BizStore » Books » Douglas McGregor, Revisited: Managing the Human Side of the Enterprise
Brand: Gary Heil Warren Bennis Deborah C Stephens
Feature: ISBN13: 9780471314622
Item Dimensions: Array
Number Of Items: 1
Number Of Pages: 224
Publication Date: 2000-03-24
• ISBN13: 9780471314622
• Condition: New
• Notes: BRAND NEW FROM PUBLISHER! 100% Satisfaction Guarantee. Tracking provided on most orders. Buy with Confidence! Millions of books sold!
The words of Douglas McGregor, one of the fore-fathers of management theory and one of the top business thinkers of all time, cannot and should not be ignored. McGregor's vision of a more humanistic workplace may not have been widely accepted over three decades ago, but technological advancements that McGregor himself anticipated have paradoxically helped companies become more human. Viewing employees not as cogs in the machine but as living beings with individual goals-what McGregor called "the human side of the enterprise"-has proven to provide a remarkable competitive advantage.
Now, with the rise of the networked economy, the growing power of frontline workers, and the shift in power from mass producer to individual consumer, authors Gary Heil, Warren Bennis, and Deborah Stephens assert that McGregor's ideas are more important and relevant than ever before.
Douglas McGregor, Revisited emphasizes McGregor's lasting influence and updates his thinking with new concepts, fresh strategies, and modern implementation. This timely work traces McGregor's original thinking, which has emerged in current approaches that stress distributed leadership, open-minded appraisal techniques, and employee/customer commitment.
Highlighted throughout with gems of wisdom in McGregor's own words, the book describes the value of his theories for today's managers. The authors carefully outline how to put McGregor's thinking into practice in your own business so you can:
* Devise a better performance management system
* Form and supervise effective management teams
* Build cooperation instead of internal competition
* Cultivate an intrinsically motivating, values-driven workplace
* Create a cause worthy of employee commitment
Also featured are examples from a host of companies and leaders who have flourished under McGregor's approach. Authoritative and highly instructive, Douglas McGregor, Revisited offers new generations of managers important lessons from history and from the field.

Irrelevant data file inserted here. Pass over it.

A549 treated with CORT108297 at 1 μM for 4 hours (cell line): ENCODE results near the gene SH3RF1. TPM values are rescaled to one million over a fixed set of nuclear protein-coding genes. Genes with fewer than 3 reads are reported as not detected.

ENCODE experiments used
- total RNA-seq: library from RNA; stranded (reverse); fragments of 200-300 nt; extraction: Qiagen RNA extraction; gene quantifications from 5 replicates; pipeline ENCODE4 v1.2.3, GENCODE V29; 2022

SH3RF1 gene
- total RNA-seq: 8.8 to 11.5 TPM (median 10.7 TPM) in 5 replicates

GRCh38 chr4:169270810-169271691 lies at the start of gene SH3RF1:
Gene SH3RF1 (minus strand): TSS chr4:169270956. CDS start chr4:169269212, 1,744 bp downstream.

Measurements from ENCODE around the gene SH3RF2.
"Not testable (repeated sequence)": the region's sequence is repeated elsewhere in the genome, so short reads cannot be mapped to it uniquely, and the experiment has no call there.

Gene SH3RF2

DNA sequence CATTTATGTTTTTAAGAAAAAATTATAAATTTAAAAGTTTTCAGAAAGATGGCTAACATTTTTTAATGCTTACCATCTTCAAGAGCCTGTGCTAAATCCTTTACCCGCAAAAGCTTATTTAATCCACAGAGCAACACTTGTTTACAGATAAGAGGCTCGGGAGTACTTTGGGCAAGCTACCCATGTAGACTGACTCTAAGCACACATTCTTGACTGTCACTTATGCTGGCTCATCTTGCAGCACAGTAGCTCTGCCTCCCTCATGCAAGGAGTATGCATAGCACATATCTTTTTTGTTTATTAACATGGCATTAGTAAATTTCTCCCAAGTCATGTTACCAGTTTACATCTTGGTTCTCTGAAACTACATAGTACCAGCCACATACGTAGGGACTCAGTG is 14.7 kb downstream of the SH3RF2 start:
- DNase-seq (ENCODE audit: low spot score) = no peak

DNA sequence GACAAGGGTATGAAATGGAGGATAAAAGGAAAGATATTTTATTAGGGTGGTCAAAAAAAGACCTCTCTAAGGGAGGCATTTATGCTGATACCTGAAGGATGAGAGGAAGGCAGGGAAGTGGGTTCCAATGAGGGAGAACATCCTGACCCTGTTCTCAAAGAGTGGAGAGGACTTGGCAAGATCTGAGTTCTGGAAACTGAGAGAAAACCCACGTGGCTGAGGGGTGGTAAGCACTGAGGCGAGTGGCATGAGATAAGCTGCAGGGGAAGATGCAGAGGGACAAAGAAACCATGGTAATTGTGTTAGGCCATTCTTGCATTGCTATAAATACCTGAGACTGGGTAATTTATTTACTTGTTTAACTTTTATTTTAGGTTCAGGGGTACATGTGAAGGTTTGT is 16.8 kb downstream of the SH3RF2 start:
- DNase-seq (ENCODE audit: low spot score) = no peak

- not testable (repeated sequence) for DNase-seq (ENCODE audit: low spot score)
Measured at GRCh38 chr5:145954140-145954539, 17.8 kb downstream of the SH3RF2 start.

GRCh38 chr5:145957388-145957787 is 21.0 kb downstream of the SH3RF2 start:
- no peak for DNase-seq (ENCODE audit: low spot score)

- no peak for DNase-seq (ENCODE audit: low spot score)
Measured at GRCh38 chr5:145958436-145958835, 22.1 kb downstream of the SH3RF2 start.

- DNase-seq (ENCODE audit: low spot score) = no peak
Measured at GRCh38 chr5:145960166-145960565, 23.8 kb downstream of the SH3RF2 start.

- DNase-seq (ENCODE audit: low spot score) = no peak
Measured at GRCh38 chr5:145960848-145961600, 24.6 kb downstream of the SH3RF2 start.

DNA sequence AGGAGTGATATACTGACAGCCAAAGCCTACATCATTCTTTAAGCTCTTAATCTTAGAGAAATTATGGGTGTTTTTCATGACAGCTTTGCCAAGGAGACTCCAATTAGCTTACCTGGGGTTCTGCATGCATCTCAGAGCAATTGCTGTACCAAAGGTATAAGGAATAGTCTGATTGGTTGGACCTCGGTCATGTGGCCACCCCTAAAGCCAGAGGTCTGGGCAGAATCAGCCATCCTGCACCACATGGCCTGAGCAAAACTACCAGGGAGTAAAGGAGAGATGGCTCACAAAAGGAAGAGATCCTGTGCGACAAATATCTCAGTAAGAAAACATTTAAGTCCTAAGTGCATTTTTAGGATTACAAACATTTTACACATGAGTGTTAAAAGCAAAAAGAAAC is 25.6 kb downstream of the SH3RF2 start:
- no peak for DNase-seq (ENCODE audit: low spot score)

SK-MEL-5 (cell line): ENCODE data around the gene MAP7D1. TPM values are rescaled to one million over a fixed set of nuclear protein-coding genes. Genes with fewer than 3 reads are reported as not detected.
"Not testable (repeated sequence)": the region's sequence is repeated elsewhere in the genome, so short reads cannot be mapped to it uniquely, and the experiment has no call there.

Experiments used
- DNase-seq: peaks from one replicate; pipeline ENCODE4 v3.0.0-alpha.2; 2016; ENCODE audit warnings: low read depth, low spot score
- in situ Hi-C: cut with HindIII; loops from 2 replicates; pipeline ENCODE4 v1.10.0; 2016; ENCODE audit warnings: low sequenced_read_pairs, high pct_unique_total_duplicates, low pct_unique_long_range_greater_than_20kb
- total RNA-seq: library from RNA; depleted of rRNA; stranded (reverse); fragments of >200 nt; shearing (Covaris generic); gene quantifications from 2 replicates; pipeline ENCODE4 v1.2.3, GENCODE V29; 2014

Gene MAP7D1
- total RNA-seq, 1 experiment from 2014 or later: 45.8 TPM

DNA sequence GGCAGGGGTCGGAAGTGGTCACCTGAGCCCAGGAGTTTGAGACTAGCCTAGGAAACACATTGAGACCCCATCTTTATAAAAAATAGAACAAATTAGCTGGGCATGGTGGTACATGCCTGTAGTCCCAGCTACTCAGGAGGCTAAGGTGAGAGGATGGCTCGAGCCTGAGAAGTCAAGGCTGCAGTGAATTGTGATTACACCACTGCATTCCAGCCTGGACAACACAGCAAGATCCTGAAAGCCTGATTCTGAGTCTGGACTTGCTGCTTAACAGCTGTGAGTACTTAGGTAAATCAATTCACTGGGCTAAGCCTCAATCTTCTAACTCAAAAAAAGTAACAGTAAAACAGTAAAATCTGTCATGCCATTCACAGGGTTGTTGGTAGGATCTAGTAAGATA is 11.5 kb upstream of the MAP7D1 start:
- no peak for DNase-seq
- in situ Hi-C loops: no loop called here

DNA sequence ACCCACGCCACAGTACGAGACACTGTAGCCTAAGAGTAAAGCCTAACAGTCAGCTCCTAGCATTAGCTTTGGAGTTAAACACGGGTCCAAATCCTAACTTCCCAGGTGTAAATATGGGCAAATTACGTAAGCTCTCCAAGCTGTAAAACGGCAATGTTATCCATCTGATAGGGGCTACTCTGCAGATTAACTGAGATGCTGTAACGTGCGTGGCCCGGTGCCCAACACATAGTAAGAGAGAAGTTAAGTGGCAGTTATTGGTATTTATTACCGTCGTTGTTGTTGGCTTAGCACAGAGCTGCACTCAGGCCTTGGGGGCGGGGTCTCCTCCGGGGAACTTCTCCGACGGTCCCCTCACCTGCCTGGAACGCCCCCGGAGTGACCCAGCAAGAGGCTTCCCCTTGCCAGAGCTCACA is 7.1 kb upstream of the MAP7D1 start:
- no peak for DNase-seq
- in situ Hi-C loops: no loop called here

Praise for Douglas McGregor, Revisited
"This book revisits in a contemporary manner the most important question facing management today: given what we know about human nature, how should work be managed so as to unleash the vast creative potential of human beings? The evidence is overwhelming that many people either come to an organization or can be appropriately led to exhibit the behavior McGregor characterized as 'Theory Y.' This book provides a 'how-to' approach for developing people at work and for establishing high performance organizations."-Joseph A. Maciariello, Horton Professor of Management
Peter F. Drucker Graduate School of Management, Claremont Graduate University and Claremont McKenna College. Author of Lasting Value: Lessons from a Century of Agility at Lincoln Electric
Douglas McGregor's seminal works, The Human Side of the Enterprise and The Professional Manager, debunked Taylorism and described a revolutionary way to manage people. He was the first to apply the findings in behavioral science to the world of business. Based on what had been learned about human behavior, McGregor explored the implications of managing people in a different manner than tradition dictated.
The nature of work today makes McGregor's ideas more relevant than ever before. This important book applies his thinking to today's business world, proving again that the human aspect of work is crucial to organizational effectiveness. It also suggests how you can change your thinking and implement his ideas in your own business and workplace.
Now that we've been downsized and outsourced and reengineered and networked, management gurus are finally focusing on the one universal resource that has been staring them in the face all along: their so-called "human capital." The funny thing is, some of the best thinking on the subject was published more than four decades ago, when few senior business people were ready to listen. In essays like "New Concepts of Management" and books like The Human Side of Enterprise, the late MIT educator Douglas McGregor argued articulately that corporations are not merely machines, nor are workers simply cogs to run them. Now, in Douglas McGregor, Revisited, Gary Heil, Warren G. Bennis, and Deborah C. Stephens resurrect many of these prescient observations and place them in a context appropriate for our times. The three prominent leadership specialists open with "Why McGregor Matters," an extensive section in which his opinions are discussed as they relate to performance, cooperation, motivation, commitment, and other topics like teams. The authors conclude with selections from McGregor's work that address issues (including the changing composition of the industrial work force, job satisfaction, and paternalism) that remain as relevant today as the day they were written. --Howard Rothman
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